IOE EPrints

1970 British Cohort Study : Thirty-Eight-Year Follow-Up, 2008-2009

Brown, Matt and Elliott, Jane and Hancock, Maggie and Calderwood, Lisa and Shepherd, Peter and Dodgeon, Brian and Johnson, Jon (2010) 1970 British Cohort Study : Thirty-Eight-Year Follow-Up, 2008-2009. [Dataset]

Full text not available from this repository.


The 1970 British Cohort Study (BCS70) began in 1970 when data were collected about the births and families of babies born in the United Kingdom in one particular week in 1970. The first wave, called the British Births Survey, was carried out by the National Birthday Trust Fund in association with the Royal College of Obstetricians and Gynaecologists. Its aims were to examine the social and biological characteristics of the mother in relation to neonatal morbidity, and to compare the results with those of the National Child Development Study (NCDS), which commenced in 1958 (held separately at the UK Data Archive under GN 33004). Participants from Northern Ireland, who had been included in the birth survey, were dropped from the study in all subsequent sweeps, which only included respondents from Great Britain. Since BCS70 began, there have been seven full data collection exercises in order to monitor the cohort members' health, education, social and economic circumstances. These took place when respondents were aged 5, in 1975 (held under SN 2699), aged 10, in 1980 (SN 3723), aged 16, in 1986 (SN 3535), aged 26, in 1996 (SN 3833), aged 30, 1999-2000 (SN 5558), and aged 34, in 2004-2005 (SN 5585). The first two sweeps (at 5 and 10 years) were carried out by the Department of Child Health at Bristol University. During these times, the survey was known as the Child Health and Education Study (CHES). The 16-year survey was carried out by the International Centre for Child Studies and named Youthscan. The Social Statistics Research Unit (SSRU) became involved with the BCS70 study at this time, and eventually changed its name to the Centre for Longitudinal Studies (CLS), based at the Institute of Education, University of London. With each successive attempt, the scope of BCS70 has broadened from a strictly medical focus at birth, to encompass physical and educational development at the age of 5, physical, educational and social development at the ages of 10 and 16, and physical, educational, social and economic development at 26 years and beyond. Further information about the BCS70 and may be found on the Centre for Longitudinal Studies website. As well as BCS70, the CLS now also conducts the NCDS series. The 1970 British Cohort Study: Thirty-Eight-Year Follow-up, 2008-2009 was conducted when respondents were aged 38. The latest sweep was conducted for the first time as a telephone interview (CATI). The main aim of the most recent survey was to explore the factors central to the formation and maintenance of adult identity in each of the following domains: •lifelong learning •relationships, parenting and housing •employment and income •health and health behaviour •citizenship and values For the third edition (May 2013) a new derived variables data file was deposited with accompanying documentation. See the documents covering Derived Variables and Region Variables for further details. Main Topics: The survey explored the following areas: •housing •relationship history •births and other pregnancies •periods of lone parenthood •children and the wider family (social relationships and support) •family income •employment status/employment history •academic education •general health •smoking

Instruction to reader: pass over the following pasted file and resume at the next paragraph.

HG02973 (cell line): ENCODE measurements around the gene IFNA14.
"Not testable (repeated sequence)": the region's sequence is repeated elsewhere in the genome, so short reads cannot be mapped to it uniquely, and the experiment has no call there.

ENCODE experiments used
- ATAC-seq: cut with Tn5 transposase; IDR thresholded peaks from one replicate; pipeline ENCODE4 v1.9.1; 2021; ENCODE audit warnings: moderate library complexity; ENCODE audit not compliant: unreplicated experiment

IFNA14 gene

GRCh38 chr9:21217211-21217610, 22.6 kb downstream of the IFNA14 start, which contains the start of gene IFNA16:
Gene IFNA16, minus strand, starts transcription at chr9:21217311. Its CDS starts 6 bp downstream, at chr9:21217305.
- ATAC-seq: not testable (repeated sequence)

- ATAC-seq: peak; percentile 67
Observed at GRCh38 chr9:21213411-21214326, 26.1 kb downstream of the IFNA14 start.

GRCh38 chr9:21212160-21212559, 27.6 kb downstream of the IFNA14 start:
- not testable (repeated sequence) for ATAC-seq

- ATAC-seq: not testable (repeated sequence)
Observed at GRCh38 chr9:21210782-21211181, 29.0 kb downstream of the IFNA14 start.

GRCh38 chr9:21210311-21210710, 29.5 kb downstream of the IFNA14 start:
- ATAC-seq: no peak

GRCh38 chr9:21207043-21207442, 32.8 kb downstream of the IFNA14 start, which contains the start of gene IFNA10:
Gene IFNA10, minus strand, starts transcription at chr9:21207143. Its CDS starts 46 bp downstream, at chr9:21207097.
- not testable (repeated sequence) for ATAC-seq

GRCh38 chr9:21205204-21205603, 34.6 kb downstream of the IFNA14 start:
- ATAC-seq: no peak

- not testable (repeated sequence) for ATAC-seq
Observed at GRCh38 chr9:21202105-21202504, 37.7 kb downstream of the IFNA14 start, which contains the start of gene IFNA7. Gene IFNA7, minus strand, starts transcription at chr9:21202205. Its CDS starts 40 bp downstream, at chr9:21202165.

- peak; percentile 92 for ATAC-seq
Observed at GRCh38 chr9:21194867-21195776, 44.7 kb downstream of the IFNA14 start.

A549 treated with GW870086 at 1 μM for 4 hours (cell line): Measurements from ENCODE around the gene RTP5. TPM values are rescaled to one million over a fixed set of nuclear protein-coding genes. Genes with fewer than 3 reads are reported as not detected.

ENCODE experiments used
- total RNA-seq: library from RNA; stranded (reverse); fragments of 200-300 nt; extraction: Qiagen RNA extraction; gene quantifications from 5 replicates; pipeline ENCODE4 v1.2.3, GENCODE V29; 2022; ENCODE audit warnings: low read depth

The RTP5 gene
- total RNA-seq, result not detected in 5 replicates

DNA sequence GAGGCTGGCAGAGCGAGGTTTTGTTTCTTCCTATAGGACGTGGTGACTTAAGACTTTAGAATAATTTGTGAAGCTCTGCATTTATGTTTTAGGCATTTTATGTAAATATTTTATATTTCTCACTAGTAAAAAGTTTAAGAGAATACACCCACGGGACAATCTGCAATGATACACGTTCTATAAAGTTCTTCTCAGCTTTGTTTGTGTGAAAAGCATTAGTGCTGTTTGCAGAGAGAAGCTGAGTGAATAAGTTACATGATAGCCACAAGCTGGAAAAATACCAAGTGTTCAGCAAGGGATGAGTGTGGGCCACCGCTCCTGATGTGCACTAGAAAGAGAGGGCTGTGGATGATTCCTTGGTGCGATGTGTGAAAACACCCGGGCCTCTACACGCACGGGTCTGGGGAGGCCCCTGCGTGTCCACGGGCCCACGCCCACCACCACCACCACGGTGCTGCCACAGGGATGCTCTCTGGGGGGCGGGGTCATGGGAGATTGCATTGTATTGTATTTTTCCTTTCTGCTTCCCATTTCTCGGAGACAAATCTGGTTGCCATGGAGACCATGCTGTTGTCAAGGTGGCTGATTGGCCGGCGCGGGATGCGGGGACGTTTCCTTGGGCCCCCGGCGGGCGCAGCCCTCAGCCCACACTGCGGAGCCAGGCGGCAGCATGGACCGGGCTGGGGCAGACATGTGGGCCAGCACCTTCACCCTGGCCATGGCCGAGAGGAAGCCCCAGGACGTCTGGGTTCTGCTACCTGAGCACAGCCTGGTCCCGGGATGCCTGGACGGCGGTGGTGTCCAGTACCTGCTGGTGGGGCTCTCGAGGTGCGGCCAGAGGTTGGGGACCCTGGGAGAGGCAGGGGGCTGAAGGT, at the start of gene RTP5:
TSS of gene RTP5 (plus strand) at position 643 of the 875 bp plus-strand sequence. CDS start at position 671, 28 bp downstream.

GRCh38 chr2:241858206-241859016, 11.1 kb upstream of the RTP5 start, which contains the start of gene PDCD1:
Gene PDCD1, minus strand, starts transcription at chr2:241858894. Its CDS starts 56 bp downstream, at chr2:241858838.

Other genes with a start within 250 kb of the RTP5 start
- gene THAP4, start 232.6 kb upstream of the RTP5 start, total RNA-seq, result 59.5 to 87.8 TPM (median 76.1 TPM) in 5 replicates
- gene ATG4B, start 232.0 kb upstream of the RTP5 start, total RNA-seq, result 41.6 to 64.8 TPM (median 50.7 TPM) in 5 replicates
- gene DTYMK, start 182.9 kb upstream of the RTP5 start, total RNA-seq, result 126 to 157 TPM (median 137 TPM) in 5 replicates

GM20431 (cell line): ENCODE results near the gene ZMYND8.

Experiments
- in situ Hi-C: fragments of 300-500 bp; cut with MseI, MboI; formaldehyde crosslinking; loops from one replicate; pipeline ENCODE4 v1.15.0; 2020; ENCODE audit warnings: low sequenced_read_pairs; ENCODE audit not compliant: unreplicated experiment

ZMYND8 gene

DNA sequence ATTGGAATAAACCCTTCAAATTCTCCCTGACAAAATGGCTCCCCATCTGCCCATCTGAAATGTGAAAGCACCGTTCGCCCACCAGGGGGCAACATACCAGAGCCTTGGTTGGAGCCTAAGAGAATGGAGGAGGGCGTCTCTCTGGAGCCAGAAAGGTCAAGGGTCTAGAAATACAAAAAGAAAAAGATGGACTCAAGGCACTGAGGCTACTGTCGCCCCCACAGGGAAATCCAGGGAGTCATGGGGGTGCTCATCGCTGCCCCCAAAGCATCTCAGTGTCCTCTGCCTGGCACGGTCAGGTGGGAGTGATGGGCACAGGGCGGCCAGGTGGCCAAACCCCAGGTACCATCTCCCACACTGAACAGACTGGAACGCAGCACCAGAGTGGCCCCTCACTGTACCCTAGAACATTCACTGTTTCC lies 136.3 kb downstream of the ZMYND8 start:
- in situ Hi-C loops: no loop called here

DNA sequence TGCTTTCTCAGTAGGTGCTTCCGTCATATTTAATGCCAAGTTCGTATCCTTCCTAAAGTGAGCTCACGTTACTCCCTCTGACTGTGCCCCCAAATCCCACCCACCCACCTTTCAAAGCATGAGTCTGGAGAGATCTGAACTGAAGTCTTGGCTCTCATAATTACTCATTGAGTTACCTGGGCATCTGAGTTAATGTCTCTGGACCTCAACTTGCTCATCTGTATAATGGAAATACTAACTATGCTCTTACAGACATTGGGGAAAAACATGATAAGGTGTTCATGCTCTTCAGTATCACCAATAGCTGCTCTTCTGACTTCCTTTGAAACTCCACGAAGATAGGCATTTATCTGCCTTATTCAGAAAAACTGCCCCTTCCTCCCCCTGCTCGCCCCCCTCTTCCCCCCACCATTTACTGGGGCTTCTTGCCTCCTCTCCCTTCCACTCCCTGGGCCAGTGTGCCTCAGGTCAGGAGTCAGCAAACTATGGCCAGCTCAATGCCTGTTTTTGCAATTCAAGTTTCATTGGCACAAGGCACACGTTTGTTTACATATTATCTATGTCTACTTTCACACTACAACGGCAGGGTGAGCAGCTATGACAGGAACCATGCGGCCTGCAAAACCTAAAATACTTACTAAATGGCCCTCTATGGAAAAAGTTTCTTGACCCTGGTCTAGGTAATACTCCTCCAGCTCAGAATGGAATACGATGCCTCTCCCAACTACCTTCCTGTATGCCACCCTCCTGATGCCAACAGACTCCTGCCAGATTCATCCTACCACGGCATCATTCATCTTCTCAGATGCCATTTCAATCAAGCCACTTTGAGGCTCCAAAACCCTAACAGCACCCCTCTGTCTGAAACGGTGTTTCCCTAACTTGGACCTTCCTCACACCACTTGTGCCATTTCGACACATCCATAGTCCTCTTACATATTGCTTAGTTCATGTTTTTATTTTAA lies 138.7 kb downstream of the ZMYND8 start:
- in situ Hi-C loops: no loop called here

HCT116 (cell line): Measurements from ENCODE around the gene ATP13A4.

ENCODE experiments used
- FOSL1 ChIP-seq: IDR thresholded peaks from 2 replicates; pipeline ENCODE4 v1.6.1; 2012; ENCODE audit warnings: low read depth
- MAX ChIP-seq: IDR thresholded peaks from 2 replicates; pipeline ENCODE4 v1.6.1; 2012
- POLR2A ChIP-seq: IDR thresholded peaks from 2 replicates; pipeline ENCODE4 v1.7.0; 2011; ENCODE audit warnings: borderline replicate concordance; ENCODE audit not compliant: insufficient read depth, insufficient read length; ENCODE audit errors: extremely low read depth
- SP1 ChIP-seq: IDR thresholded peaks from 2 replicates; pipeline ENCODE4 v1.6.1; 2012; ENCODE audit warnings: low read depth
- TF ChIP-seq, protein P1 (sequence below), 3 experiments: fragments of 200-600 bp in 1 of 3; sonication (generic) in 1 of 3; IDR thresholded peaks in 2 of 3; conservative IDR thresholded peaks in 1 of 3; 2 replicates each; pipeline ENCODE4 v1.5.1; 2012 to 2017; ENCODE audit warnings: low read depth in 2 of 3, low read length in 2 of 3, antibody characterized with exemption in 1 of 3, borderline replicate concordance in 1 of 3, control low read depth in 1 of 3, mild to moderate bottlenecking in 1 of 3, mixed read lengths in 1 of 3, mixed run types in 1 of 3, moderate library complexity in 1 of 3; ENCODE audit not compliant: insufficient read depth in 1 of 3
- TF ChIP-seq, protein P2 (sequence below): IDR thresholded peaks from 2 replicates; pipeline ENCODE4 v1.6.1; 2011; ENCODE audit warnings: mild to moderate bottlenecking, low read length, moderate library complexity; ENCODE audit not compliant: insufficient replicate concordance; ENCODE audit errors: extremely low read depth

Item Type: Dataset
Controlled Keywords: Health , Employment, Family, Housing, Lifelong Learning
Divisions: IOE Departments > Departments > Centre for Longitudinal Studies
Depositing User: Atira Pure
Date Deposited: 09 Oct 2013 13:12
Last Modified: 29 Jan 2015 10:42
View Item View Item